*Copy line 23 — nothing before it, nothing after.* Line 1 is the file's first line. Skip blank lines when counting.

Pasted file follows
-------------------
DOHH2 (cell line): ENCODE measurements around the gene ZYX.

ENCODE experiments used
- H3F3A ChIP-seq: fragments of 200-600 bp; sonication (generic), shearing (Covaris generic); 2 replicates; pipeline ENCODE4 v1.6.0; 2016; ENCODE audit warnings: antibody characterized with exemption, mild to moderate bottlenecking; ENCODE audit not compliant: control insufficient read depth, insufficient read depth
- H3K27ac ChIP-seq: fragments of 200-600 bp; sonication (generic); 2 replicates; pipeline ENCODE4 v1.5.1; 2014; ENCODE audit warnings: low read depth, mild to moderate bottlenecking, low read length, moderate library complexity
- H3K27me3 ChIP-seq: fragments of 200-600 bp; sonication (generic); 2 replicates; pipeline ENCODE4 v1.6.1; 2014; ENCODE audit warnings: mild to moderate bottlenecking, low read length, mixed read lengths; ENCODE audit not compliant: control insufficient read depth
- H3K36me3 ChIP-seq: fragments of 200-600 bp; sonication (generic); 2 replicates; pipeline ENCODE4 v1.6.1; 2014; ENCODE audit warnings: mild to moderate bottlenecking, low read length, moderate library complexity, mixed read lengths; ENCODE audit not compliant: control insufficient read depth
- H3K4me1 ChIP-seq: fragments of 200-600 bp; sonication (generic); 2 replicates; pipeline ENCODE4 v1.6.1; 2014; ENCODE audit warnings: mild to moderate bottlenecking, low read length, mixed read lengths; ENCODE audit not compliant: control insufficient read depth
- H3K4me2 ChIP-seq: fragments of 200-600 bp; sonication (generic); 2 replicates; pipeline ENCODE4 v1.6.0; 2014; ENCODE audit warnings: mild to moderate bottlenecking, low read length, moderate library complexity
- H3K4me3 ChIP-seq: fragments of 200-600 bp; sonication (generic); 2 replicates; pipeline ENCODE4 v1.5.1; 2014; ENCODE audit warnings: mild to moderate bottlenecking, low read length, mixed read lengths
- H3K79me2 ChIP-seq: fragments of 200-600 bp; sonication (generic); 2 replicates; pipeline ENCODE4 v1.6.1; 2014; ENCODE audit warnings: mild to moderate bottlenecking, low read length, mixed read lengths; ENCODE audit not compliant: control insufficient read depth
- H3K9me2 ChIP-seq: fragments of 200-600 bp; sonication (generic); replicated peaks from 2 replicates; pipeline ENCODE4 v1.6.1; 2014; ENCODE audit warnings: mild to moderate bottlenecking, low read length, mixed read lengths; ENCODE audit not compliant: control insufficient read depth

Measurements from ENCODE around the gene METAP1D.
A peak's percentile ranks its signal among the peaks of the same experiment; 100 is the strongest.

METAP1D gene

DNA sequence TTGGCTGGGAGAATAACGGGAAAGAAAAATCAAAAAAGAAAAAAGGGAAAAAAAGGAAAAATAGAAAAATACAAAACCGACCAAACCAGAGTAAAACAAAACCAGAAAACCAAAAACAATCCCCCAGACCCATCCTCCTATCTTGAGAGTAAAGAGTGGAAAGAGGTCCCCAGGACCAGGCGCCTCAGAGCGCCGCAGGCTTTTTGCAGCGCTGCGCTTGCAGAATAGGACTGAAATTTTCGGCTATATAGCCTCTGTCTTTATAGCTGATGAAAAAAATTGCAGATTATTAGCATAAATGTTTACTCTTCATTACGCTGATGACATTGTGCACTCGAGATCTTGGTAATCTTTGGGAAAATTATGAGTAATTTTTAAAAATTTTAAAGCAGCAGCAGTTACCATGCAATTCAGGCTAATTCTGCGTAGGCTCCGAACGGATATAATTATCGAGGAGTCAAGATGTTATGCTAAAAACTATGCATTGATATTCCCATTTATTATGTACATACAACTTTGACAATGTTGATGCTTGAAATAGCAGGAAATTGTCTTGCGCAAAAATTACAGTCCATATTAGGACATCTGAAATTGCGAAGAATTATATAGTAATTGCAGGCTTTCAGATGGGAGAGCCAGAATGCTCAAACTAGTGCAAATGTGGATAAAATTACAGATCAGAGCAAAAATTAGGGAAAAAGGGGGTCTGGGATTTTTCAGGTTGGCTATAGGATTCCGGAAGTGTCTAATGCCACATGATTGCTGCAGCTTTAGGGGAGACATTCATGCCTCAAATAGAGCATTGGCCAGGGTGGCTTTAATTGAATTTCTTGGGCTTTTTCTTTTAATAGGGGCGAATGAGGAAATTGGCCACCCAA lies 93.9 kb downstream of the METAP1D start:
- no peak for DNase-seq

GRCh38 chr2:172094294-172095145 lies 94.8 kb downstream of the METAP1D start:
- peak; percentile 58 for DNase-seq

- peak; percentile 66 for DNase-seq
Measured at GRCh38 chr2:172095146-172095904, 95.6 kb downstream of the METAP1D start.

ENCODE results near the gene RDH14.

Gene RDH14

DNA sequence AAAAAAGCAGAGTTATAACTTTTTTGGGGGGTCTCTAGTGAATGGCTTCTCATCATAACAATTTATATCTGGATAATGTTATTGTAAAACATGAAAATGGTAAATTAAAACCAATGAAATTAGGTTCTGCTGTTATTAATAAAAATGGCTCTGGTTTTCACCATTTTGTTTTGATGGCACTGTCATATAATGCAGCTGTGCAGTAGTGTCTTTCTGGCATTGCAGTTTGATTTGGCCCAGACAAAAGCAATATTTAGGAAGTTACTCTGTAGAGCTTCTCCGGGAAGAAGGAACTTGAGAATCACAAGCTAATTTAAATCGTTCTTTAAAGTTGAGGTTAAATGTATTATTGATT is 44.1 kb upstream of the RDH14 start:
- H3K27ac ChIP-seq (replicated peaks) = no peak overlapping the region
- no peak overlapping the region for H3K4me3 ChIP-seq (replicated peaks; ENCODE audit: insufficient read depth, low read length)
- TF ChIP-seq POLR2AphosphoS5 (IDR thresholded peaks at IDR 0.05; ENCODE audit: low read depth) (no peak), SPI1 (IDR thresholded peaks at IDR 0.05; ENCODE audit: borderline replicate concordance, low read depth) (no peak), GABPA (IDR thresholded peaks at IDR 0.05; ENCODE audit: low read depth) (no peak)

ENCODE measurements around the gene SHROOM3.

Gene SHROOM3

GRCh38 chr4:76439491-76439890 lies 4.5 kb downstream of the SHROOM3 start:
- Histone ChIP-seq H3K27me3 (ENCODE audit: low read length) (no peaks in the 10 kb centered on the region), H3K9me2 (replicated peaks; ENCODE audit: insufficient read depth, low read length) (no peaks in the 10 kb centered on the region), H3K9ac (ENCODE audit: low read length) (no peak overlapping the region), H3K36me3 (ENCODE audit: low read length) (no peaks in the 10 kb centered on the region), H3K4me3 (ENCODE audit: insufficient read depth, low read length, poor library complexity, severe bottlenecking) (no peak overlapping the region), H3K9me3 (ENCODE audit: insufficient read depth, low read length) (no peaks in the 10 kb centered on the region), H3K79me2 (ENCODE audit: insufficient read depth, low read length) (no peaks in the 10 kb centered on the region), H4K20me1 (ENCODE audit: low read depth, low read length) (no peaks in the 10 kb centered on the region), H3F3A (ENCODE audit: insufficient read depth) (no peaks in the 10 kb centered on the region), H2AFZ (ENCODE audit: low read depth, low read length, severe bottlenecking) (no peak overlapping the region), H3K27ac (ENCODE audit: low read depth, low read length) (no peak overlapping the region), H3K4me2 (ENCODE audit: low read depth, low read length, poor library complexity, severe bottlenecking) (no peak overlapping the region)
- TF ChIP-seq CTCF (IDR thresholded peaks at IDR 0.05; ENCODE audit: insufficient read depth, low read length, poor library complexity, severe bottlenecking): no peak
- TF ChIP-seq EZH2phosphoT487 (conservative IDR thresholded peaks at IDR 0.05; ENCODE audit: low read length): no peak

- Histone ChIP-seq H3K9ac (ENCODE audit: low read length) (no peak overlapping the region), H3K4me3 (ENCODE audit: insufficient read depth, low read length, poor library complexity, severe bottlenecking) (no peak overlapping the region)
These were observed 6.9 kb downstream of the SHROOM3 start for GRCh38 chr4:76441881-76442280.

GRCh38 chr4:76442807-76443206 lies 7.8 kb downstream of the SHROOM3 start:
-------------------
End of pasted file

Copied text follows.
DNA sequence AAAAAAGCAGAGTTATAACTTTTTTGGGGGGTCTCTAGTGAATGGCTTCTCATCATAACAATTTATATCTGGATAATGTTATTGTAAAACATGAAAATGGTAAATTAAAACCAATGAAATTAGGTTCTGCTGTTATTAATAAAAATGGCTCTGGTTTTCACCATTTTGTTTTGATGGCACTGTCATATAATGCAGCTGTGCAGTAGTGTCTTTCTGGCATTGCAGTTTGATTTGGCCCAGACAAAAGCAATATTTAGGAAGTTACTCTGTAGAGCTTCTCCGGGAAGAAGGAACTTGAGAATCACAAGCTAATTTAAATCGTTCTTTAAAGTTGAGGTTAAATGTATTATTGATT is 44.1 kb upstream of the RDH14 start: